There were no signs to tell us to keep out so I decided to walk along the edge of the felled area before taking up our intended walk again in amongst the broadleaved trees. This was a pine plantation that I’d heard had been compulsorily felled to prevent the spread of Phytophthora ramorum (Sudden Oak Death), a tree disease that, it is feared, may cause as much damage to the English landscape as Dutch Elm Disease did in the 1970s.

Having read up about it since, I’ve worried whether we should have entered the felling zone at all, as the disease can be spread by foot, but as the pines were felled to create a barrier and, in any event, our footwear wasn’t leaving the area and we only walked along the rutted track left by the logging trucks, so I hope no harm has been done.
a broadleafed woodIMG_6805IMG_6806IMG_6807IMG_6811 IMG_6820IMG_6818

The bluebells which are everywhere at this time of year, although not yet fully in bloom, are suddenly exposed on the bare ground in the sunshine. Blooming away as though nothing had happened, they look forlorn among the tree stumps and the deep scars left in the earth by heavy lorry tyres.

Fortunately, there are many, many other woods in this part of Somerset for the squirrels, birds, rabbits and other wildlife who have lost their habitat to move to, as it will take another half a century at least until this place returns to how it was just a year ago. We can only hope this ugly piece of destruction succeeds in preventing something very much worse.

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Frayed around the edges and over-sensitive for no good reason. Always the paradox of wanting to leave one place and be in another, and then the fret about doing it and what I might find when I arrive.

Work over the road going on apace. Winters Barn, sold at the end of last year together with the field it stands in, has been completely pulled down. The field is full of heavy machinery and the radio goes all day. A flock of sheep is grazing and they appear to be charmingly right in amongst all this but they aren’t. Closer inspection reveals an electric fence.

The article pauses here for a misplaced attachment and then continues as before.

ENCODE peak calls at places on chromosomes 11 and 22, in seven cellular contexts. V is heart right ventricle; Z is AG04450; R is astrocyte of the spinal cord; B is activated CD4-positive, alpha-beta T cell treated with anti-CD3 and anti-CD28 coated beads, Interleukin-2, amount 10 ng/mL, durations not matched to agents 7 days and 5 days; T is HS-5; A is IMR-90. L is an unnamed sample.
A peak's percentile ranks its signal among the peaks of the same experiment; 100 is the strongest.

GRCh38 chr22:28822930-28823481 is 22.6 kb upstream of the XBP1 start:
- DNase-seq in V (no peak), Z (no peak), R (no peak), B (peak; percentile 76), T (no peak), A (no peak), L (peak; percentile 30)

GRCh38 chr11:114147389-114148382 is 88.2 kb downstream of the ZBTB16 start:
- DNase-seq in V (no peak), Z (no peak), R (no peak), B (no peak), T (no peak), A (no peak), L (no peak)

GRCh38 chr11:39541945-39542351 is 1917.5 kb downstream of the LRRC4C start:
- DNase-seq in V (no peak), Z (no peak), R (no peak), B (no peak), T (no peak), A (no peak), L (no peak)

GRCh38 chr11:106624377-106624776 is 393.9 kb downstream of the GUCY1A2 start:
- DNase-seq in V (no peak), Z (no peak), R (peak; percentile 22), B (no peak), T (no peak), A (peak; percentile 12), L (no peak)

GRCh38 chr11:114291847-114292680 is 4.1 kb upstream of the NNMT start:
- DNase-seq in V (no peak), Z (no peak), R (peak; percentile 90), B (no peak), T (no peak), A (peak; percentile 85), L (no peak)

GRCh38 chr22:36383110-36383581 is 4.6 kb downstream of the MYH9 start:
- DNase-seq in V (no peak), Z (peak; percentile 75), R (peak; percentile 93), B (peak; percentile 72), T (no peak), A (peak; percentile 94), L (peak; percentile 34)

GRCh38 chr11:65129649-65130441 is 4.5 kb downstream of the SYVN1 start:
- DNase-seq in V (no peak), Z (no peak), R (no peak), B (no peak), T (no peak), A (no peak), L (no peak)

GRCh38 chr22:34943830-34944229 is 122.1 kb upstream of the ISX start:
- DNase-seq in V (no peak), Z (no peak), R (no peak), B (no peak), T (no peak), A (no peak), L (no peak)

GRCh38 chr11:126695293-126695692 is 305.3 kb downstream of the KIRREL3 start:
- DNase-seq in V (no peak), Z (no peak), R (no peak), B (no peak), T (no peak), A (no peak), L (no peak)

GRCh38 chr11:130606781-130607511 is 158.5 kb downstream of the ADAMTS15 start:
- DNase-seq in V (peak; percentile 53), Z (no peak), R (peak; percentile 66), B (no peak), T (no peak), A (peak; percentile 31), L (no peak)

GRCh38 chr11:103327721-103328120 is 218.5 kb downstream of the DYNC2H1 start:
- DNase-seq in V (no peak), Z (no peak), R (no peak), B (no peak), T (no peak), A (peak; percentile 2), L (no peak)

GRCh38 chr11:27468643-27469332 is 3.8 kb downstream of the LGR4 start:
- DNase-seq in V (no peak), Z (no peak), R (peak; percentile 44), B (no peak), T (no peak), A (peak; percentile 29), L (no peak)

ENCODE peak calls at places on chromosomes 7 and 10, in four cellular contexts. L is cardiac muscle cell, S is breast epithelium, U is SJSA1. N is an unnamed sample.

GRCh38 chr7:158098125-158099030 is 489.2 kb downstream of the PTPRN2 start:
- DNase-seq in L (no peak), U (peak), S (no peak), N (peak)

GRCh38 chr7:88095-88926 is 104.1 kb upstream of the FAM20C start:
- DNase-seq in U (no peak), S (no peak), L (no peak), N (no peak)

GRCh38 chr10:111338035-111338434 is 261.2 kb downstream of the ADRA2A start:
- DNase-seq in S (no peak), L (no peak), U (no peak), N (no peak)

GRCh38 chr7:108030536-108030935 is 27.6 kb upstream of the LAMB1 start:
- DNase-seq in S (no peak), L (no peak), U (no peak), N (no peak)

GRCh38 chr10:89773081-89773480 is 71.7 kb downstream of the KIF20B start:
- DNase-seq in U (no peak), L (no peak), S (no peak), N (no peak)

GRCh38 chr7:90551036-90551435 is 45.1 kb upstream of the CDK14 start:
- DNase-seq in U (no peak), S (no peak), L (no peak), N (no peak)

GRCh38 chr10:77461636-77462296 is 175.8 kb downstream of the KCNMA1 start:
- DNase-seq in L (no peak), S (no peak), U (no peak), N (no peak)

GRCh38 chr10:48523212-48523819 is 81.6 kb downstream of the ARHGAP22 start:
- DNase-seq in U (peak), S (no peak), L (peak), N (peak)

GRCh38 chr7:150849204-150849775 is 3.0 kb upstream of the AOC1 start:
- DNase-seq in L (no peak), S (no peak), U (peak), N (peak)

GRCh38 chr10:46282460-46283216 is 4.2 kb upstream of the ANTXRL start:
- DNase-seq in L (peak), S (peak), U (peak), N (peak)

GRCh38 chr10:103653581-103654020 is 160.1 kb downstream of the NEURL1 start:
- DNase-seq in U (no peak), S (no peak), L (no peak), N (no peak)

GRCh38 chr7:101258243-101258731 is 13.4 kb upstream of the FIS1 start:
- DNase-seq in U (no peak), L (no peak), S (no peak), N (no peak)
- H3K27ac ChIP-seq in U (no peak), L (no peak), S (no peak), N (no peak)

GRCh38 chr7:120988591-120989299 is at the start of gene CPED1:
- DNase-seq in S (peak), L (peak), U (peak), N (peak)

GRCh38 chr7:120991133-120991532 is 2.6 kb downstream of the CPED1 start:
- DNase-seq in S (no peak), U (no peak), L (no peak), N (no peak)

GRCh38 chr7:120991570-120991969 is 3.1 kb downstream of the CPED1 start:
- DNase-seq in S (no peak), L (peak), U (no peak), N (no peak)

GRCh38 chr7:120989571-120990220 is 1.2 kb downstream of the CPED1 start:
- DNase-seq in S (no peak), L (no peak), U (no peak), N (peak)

They’ve renamed the place and I disapprove. The old name was good and the new one inappropriate. Like the doubling in size of the cowsheds down the road, these changes make me feel sad. I liked what I’d found here – the remoteness and the dark skies. Now there is orange light on all night in one direction (why, do cows crave streetlight?) and soon there will be people over the road plus the additional traffic all this creates. It’s already a local rat run. You NIMBY incomer, I chastise myself. What makes you the arbiter of how things should be?

Nice things: Sunshine, birdsong, lambs bleating in the distance. Leaf buds bursting everywhere: hazel, beech, hawthorn and rowan. Blackthorn blossom, tiny flowers nestling among brutal thorns. Gorse now fully out and wafting coconut after months of being only half in bloom. Delicate little short-lived wildflowers crouching close to the ground, easily missed. A new fern stalk standing proud of the crushed fronds of last year’s dry remains, unfurling slowly as if stretching after winter’s long sleep.

And lazy, bad-tempered me, who didn’t bother to take a proper camera because it’s only a walk.

a wood tree branches against a blue sky and clouds wild flowers

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I went back through my photographs today and realised that I’ve got very lazy about taking pictures, which I used to do with a passion when I first came to Somerset.

Weather vane

With the arrival of Nora the dog, now eighteen months old, the big camera’s excursions dwindled to only a few times a year. Then I bought a compact camera so that I didn’t have to lug the DSLR about and that kept me happy for a while, although I only really liked its ability to take pictures in low light. The rest of the images could be disappointing with the focus often not quite right. Being a bit longsighted doesn’t help and I’ve missed having a viewfinder. When I got a newer iPhone the photographic equipment’s outings stopped almost completely. It takes pretty good pictures and I can use Photoshop to improve the original, but I don’t enjoy it as much. So, although I haven’t made any resolutions this year — I hate the idea — I intend to go about a lot more with the big camera in 2015.

Here are some ‘proper’ photographs, then, that a recent photo request reminded me I had taken in 2010 in Montacute, a village centred around a late Elizabethan mansion, that I’ve blogged about before. They are not fantastic pictures. I don’t claim to be any kind of photographer but they remind me of a good day in a beautiful place.

Montacute House, Somerset


Tudor window with leaded lights

tudor window exterior


Chinese screen

Row of shaped trees

Signpost in MontacuteHouse in Montacute